In addition to facilitating patient monitoring, this approach will enable specialists around the world to establish threshold values for detecting each spinal cord pathology. The team led by Professor Cohen-Adad, who notably is also a member of “Mila” an artificial-intelligence (AI) research institute, and they too will be lending a AI-hand with AI tools to improve diagnostic accuracy based on the imaging data acquired.

“A major limitation of artificial intelligence is the variability of data from different hospitals, which limits the generalization capabilities of deep-learning algorithms,” Professor Cohen-Adad notes. “With our discovery, images will be more standardized and therefore work better with new automatic analysis methods, such as for tumour detection in MRI images, for example.”

A liquid-pixel projector

Pixelated chemical display
The "pixelated chemical display" generates each colored pixel on its surface through a series of openings (gray dots) that are connected to a network of tubing where liquids are injected or aspirated. Rather than mixing, the liquids repel each other and create pixels. This is one of the amazing properties of liquid flows at the microscopic scale.

Professor Thomas Gervais and his team unveiled their “pixelated chemical display” - a kind of miniature liquid projector capable of conducting up to 144 experiments simultaneously. All this, on an area barely one square centimetre in size!

The aforementioned invention was reported in an article published in PNAS, and could transform the way we perform biochemical and biological tests. It may even bring a new type of robot into laboratories that use this so-called “microfluidic” approach, which relies on the physical properties of small volumes of liquids.

"To accomplish this innovation, we produced design rules for an entirely new kind of device that we’re pioneering. We believe that the publication of these design rules, in addition to the experimental demonstration, will enable many new microfluidic applications to emerge." says Professor Gervais.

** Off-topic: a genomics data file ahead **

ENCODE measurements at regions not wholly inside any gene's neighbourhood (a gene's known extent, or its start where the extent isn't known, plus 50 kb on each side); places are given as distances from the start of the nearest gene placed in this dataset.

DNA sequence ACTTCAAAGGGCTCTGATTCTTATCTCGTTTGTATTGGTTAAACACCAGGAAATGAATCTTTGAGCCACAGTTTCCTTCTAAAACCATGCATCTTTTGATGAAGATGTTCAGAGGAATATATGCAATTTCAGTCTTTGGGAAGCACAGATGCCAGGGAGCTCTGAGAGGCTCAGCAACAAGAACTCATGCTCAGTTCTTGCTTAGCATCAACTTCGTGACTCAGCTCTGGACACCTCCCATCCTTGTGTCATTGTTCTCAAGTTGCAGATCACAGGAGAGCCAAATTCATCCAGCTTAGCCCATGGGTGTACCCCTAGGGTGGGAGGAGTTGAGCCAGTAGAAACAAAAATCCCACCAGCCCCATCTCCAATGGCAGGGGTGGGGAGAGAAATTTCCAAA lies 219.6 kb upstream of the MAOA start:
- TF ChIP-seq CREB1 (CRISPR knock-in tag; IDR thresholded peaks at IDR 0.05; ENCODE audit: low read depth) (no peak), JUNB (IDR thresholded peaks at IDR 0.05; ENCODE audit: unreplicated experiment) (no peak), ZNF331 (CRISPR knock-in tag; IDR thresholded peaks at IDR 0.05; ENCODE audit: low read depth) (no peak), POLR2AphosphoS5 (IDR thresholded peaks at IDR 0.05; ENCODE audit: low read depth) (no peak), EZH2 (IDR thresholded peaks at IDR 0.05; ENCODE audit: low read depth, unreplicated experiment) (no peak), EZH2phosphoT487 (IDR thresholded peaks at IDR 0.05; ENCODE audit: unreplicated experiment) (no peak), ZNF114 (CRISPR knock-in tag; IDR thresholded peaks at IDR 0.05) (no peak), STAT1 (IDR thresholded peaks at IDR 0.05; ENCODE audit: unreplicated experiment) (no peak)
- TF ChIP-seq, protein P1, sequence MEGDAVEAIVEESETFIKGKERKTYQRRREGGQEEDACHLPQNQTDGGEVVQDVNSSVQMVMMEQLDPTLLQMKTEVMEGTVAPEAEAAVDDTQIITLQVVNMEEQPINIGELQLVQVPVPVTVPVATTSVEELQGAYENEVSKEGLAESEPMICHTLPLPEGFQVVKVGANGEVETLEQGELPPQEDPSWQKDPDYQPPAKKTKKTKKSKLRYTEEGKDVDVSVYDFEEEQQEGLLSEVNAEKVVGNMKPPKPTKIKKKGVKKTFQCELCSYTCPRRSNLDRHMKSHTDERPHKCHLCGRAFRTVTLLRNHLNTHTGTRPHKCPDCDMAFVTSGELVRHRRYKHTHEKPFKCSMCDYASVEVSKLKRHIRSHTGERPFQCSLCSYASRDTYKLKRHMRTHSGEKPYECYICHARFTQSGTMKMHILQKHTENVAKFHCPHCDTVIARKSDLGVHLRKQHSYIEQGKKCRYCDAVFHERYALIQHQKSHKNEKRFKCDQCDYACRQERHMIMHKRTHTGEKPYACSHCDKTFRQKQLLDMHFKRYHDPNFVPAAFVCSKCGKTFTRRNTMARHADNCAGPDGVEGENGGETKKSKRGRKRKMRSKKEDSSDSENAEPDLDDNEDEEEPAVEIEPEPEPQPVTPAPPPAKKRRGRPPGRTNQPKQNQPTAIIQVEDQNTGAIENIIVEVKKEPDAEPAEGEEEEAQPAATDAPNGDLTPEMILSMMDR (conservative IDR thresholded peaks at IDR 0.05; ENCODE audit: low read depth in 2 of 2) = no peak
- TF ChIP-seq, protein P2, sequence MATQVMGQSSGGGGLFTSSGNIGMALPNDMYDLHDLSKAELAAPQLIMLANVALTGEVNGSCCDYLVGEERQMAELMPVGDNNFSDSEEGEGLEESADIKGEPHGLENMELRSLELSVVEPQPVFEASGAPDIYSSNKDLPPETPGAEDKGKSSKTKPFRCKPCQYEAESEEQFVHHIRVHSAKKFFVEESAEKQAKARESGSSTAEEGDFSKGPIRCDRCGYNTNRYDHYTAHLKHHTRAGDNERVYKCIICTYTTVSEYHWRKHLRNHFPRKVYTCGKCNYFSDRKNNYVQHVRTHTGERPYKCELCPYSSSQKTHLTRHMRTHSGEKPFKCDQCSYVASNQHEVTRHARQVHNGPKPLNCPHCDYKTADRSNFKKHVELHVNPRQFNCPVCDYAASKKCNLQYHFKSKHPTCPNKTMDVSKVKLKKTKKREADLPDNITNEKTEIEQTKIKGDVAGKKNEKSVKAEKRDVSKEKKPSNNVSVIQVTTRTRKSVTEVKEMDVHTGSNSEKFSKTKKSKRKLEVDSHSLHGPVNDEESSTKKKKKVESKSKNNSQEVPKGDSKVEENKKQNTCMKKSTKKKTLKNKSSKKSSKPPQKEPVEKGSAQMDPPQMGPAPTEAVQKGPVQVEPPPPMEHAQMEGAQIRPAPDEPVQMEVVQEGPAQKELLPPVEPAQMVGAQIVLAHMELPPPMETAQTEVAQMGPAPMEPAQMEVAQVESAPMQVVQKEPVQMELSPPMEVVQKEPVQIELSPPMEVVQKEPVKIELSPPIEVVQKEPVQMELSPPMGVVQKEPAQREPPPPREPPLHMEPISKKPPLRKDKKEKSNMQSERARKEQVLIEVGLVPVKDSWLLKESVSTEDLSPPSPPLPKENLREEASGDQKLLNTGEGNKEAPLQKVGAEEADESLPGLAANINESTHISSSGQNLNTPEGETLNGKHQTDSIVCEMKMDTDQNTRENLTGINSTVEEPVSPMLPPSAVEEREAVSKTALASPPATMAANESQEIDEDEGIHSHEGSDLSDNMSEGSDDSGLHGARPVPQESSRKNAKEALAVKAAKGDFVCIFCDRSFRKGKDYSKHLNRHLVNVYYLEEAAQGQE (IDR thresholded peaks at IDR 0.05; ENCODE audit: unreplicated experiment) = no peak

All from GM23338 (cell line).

The secret of the display lies in its ability to generate liquid “pixels” on its surface through a series of openings that inject or aspirate fluids. The patent-pending tool takes advantage of the amazing property of liquid flow on a microscopic scale: instead of mixing, the liquids repel each other to form each of the pixels.

The engineering team uses the display like a dynamic print. When in proximity to a surface, it transfers the fluids flowing across its surface point by point.

In a precursory paper published in Nature Communications in 2019, the same authors demonstrated how they performed the successive steps of an immunoassay using this approach, taking turns controlling the addition of reagents while conducting various wash cycles. In their most recent paper in PNAS, they demonstrate for the first time how their strategy could be replicated at will to conduct multiple experiments in parallel. The group demonstrated this by transferring proteins to a treated surface. They also proved the usefulness of their approach to fabricate flexible electronic circuits by depositing silver layers on plastic films.

“There’s still work to be done, but pixelated chemical displays could one day become a genuine laboratory replacement option for ‘pipetting robots,’ which are complex and expensive. These displays could eventually become a central component of liquid-manipulating robots that currently facilitate drug discovery, or they could even permit the development of new biomedical research approaches.”

Learn more

Professor Julien Cohen-Adad expertise
Professor Thomas Gervais expertise
Nature Protocols article by Professor Cohen-Adad
Article by Professor Gervais’s team published in PNAS
Department of Electrical Engineering website (In French)
Department of Engineering Physics website

Suggested Reading

May 14, 2014

Professor Julien Cohen-Adad edits a book on quantitative magnetic resonance imaging (MRI) of the spinal cord (Publisher: Elsevier)

June 22, 2021

Canada Research Chairs Program: Chair renewal for Polytechnique Montréal's Professor Julien Cohen-Adad